Shrek 2, released in the United States on May 19, 2004, is the 2004 Academy Award nominated sequel to the 2001 computer animated film. From DreamWorks Pictures and PDI/DreamWorks Shrek 2 in the Shrek series.
It was successful enough for DreamWorks to make another sequel Shrek the Third. As of 2006, it is the inflation-adjusted 30th highest-grossing film of all time in the U.S. It went on to be the highest grossing film of 2004. The associated soundtrack reached the top ten of the Billboard 200. It is the highest-grossing fully-animated movie of all time which worldwide it grossed.
When Shrek (voiced by Mike Myers) and Princess Fiona (voiced by Cameron Diaz) come back from their honeymoon they find an invitation to a royal ball with Fiona's parents to celebrate their marriage, an event Shrek is reluctant to participate in. Fiona talks him into it, and along with Donkey (voiced by Eddie Murphy), they travel to the kingdom of Far Far Away. They meet Fiona's parents, King Harold and Queen Lillian (voiced by John Cleese and Julie Andrews), the former of which is repulsed by Shrek being an ogre. At a shared meal, Shrek and Harold get into a heated argument over how Shrek and Fiona will raise their family, and Fiona, disgusted at Shrek's behavior, locks herself away in her room that evening. Shrek worries that he has lost his true love, particularly after finding her childhood diary and reading that she was once infatuated with Prince Charming (voiced by Rupert Everett). When Fiona realizes that Shrek left she asks her father for help but he replies that he always wanted the best for her and that she should better think about what is the best for her, too.
As everyone goes their separate ways, Harold is accosted by the Fairy Godmother (voiced by Jennifer Saunders) and her son Charming. The two retell the Prince's adventures and how he overcame many obstacles and climbed a high tower in order to rescue her, but in vain. They reprimand Harold for breaking an old promise that Charming would be able to marry Fiona, and demand that he find a way to get rid of Shrek. Harold arranges for Shrek and Donkey to join him on a fictitious hunting trip, which really is a trap to lure the two into the hands of an assassin, Puss in Boots (voiced by Antonio Banderas). However, Puss is unable to defeat Shrek and, revealing that he was paid by Harold, asks to come along as a way to make amends. The three sneak into the Fairy Godmother's potion factory and steal a "Happily Ever After" potion that Shrek believes will restore Fiona's love for him.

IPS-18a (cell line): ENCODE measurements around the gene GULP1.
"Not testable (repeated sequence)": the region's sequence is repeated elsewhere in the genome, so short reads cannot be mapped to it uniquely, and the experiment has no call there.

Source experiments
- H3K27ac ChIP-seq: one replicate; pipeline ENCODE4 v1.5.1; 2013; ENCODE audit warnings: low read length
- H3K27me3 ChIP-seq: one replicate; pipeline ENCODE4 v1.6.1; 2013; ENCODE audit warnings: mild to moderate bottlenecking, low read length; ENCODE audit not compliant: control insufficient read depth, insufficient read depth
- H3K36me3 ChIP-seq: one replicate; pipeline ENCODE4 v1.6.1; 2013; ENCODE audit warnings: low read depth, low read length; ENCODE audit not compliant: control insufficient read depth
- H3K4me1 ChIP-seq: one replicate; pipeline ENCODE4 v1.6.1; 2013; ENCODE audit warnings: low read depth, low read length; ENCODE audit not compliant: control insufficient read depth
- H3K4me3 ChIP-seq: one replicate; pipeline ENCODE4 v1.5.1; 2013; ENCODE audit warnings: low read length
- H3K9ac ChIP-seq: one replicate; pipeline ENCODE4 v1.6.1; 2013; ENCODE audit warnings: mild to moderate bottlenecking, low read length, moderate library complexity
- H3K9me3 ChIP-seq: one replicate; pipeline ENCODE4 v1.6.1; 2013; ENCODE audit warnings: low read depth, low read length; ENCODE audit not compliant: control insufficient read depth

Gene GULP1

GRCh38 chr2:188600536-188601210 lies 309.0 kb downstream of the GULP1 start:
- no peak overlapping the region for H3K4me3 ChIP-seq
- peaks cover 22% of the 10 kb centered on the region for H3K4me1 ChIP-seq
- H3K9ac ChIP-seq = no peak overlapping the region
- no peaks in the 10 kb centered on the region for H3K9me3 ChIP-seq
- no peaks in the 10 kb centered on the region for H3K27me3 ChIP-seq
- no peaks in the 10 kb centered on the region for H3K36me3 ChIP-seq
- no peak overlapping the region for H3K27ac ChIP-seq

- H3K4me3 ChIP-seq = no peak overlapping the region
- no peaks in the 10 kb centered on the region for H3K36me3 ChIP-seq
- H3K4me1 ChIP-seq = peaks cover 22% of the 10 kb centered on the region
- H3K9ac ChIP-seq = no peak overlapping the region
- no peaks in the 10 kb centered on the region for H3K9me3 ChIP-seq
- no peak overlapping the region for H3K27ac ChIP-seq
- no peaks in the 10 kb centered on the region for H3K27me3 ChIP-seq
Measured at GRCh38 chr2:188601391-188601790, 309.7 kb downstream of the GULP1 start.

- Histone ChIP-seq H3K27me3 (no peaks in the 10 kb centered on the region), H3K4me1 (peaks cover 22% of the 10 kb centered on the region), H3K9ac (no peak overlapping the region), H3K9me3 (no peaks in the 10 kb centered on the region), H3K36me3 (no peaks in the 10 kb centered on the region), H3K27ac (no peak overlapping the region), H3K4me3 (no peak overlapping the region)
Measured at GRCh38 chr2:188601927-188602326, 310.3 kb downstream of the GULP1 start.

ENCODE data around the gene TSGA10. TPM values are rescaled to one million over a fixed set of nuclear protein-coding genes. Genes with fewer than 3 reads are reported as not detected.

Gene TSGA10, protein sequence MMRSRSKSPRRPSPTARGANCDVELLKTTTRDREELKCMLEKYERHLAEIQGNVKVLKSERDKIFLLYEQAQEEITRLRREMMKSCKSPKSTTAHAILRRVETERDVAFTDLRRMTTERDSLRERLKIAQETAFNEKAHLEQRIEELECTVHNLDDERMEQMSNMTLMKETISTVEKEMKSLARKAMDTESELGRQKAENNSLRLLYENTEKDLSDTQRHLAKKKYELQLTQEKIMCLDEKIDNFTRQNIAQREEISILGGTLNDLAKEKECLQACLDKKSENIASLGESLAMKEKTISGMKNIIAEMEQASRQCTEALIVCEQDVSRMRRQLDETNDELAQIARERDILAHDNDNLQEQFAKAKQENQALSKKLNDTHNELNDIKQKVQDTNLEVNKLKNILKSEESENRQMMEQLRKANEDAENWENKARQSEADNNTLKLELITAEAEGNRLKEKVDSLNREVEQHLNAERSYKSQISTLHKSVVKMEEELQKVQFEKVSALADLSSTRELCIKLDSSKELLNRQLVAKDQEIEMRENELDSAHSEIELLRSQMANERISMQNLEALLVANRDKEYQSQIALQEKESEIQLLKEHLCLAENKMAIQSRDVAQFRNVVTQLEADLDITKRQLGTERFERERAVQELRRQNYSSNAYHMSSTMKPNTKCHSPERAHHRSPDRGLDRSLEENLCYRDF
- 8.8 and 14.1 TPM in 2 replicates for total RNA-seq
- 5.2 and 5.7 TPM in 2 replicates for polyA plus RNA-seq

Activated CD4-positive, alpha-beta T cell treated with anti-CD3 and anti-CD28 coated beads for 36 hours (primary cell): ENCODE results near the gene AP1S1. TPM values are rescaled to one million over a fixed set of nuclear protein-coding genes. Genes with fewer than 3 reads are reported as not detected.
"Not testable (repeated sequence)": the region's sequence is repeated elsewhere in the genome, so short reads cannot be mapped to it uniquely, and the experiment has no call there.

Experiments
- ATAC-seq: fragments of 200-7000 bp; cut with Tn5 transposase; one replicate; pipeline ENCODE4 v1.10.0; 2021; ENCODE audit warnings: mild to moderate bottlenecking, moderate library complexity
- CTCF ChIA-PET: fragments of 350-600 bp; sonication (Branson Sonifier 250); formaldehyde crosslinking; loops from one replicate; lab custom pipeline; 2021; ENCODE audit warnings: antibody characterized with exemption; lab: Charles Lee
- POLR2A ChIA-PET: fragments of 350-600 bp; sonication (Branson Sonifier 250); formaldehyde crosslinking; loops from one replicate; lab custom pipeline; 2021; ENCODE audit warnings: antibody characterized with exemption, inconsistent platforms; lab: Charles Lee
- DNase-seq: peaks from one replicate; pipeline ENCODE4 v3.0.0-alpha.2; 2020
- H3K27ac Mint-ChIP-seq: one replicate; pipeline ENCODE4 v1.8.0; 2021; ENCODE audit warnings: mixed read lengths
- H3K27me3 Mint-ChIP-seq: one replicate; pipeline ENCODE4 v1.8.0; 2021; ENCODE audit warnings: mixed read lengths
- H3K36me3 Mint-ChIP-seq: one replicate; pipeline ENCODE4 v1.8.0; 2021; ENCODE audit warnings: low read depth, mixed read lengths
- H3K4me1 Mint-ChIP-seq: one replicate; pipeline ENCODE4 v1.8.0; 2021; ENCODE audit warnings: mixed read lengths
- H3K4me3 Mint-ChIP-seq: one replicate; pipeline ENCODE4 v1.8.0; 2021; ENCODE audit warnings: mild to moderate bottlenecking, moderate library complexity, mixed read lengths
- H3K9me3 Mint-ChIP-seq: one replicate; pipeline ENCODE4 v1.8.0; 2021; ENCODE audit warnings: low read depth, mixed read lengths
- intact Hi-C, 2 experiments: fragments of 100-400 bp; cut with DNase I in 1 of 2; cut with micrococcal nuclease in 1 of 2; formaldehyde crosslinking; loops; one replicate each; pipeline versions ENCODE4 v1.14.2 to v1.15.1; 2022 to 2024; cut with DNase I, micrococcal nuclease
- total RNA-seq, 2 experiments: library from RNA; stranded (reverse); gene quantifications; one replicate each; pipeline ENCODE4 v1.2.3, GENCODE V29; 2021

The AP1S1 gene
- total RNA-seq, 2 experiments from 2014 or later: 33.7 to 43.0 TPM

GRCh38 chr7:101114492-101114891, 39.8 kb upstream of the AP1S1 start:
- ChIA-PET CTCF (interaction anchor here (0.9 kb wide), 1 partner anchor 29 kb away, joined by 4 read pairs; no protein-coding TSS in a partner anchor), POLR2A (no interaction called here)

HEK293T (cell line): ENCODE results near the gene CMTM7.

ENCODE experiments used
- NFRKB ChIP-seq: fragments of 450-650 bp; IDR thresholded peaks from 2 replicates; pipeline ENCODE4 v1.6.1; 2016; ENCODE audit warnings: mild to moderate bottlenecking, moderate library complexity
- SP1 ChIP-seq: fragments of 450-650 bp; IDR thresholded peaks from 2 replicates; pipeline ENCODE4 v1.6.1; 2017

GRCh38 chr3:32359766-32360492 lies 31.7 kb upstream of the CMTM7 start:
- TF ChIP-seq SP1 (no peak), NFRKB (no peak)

Shrek and Donkey both drink the potion and fall into a deep sleep, awakening the next morning to discover its effects: Shrek is now a handsome human, while Donkey has turned into a stallion. In order to make the change permanent, Shrek must kiss Fiona by midnight. He, Donkey, and Puss return to the castle to discover that the potion has also transformed Fiona back into her former, human self. However, the Fairy Godmother, having learned of the potion's theft, intercepts Shrek and sends Charming to pose as him and win her love. At the Fairy Godmother's urging, Shrek leaves the castle, believing that the best way to make Fiona happy is to let her go.
To ensure Fiona falls in love with Charming, the Fairy Godmother gives Harold a love potion to put into Fiona's tea. But Herold replies that it is not possible to make his daughter fall in love in this way. This exchange is overheard by Shrek, Donkey, and Puss, who are soon arrested by the royal guards and thrown into a dungeon. While the royal ball begins, several of Shrek's friends band together to free the trio and create a gigantic gingerbread man, which breaks through the castle's defenses so Shrek can stop Charming from kissing Fiona. He is too late to stop them; instead of falling in love with Charming, though, Fiona knocks him out with a headbutt. Harold reveals that he never gave Fiona the love potion, whereupon the Fairy Godmother attacks Shrek. In the ensuing melee, a spell from her wand, presumably to kill Shrek, rebounds off Harold's armor, when he commits self-sacrifice to save Shrek, and disintegrates her; it also returns Harold to his true form, that of the Frog Prince. He had used the Happily Ever After potion years ago in order to marry Lillian, but she tells him that she loves him regardless of his appearance.